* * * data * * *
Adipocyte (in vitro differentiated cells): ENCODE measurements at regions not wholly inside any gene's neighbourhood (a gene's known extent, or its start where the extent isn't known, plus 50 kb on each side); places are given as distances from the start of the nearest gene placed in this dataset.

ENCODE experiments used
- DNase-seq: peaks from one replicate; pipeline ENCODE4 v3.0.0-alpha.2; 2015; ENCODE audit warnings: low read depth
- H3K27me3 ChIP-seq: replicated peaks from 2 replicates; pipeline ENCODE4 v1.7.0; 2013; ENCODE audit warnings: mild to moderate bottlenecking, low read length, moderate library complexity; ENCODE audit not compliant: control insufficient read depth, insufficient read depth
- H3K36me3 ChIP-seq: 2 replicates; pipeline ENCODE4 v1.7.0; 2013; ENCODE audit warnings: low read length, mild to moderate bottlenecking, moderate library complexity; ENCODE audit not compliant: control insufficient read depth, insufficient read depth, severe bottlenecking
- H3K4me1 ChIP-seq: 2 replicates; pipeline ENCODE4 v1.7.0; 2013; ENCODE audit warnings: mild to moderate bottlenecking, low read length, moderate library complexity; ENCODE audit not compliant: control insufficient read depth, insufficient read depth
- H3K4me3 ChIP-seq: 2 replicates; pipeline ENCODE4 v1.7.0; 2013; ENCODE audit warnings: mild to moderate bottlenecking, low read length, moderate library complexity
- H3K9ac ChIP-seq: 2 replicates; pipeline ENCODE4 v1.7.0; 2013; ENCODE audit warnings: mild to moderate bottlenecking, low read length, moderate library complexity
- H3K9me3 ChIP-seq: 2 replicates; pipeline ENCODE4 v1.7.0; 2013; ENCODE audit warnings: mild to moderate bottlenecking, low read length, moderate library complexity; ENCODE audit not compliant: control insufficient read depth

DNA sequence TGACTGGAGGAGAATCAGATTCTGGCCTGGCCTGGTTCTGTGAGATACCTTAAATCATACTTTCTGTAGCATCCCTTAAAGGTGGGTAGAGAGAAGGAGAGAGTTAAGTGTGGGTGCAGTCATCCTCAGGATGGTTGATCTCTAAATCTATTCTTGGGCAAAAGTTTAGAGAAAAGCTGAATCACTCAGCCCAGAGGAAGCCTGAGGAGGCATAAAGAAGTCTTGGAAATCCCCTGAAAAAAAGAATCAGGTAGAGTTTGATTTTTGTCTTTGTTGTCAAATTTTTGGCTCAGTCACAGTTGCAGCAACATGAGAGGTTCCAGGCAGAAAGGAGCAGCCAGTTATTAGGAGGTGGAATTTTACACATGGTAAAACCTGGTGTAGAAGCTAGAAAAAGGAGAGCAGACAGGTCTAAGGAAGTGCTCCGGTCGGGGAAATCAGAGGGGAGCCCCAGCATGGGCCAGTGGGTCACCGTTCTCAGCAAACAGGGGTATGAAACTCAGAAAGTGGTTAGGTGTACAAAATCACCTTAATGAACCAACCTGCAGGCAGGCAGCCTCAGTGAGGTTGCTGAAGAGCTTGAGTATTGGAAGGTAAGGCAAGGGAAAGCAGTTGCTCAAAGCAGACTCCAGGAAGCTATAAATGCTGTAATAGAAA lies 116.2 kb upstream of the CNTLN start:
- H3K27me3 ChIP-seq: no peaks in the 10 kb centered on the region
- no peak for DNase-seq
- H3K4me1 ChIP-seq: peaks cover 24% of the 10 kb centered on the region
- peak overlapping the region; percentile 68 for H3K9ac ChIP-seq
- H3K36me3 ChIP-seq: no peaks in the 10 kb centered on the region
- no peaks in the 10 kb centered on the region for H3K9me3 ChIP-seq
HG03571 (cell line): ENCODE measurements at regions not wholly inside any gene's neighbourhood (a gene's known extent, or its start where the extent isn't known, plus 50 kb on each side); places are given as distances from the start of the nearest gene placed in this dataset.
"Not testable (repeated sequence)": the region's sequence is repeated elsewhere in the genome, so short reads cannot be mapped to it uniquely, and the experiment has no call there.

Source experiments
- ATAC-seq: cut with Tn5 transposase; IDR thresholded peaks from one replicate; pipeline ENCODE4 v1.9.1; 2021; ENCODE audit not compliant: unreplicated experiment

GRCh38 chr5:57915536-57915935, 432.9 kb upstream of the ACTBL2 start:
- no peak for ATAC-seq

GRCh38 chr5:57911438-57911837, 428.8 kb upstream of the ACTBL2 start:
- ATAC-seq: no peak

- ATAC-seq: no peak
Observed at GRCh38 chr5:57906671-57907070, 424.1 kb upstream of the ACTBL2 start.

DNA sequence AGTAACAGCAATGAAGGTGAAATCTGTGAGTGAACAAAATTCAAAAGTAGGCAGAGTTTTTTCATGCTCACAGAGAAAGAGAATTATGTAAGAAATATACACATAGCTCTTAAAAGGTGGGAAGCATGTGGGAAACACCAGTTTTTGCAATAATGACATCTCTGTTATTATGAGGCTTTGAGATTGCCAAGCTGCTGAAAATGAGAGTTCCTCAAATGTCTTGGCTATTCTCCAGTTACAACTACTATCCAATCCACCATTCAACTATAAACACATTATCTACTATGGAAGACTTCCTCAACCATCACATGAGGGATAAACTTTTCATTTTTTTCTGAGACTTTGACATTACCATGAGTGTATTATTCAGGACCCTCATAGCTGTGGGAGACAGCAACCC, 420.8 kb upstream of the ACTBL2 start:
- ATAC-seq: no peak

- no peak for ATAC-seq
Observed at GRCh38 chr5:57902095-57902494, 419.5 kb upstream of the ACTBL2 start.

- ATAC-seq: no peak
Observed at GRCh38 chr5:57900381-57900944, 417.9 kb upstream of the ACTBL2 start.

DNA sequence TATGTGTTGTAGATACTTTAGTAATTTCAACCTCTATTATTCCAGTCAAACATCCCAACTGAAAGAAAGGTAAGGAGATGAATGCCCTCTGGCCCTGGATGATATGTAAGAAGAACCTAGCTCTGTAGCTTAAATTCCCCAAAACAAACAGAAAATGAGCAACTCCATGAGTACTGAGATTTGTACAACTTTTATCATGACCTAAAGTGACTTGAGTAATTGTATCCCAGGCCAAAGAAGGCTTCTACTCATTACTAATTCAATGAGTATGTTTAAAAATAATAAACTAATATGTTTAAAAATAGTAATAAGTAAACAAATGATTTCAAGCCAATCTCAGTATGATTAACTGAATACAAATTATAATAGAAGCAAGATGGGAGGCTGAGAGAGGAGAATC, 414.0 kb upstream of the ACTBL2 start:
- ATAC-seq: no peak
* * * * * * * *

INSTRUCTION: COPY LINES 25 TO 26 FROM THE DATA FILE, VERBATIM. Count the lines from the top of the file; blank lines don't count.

- ATAC-seq: no peak
Observed at GRCh38 chr5:57906671-57907070, 424.1 kb upstream of the ACTBL2 start.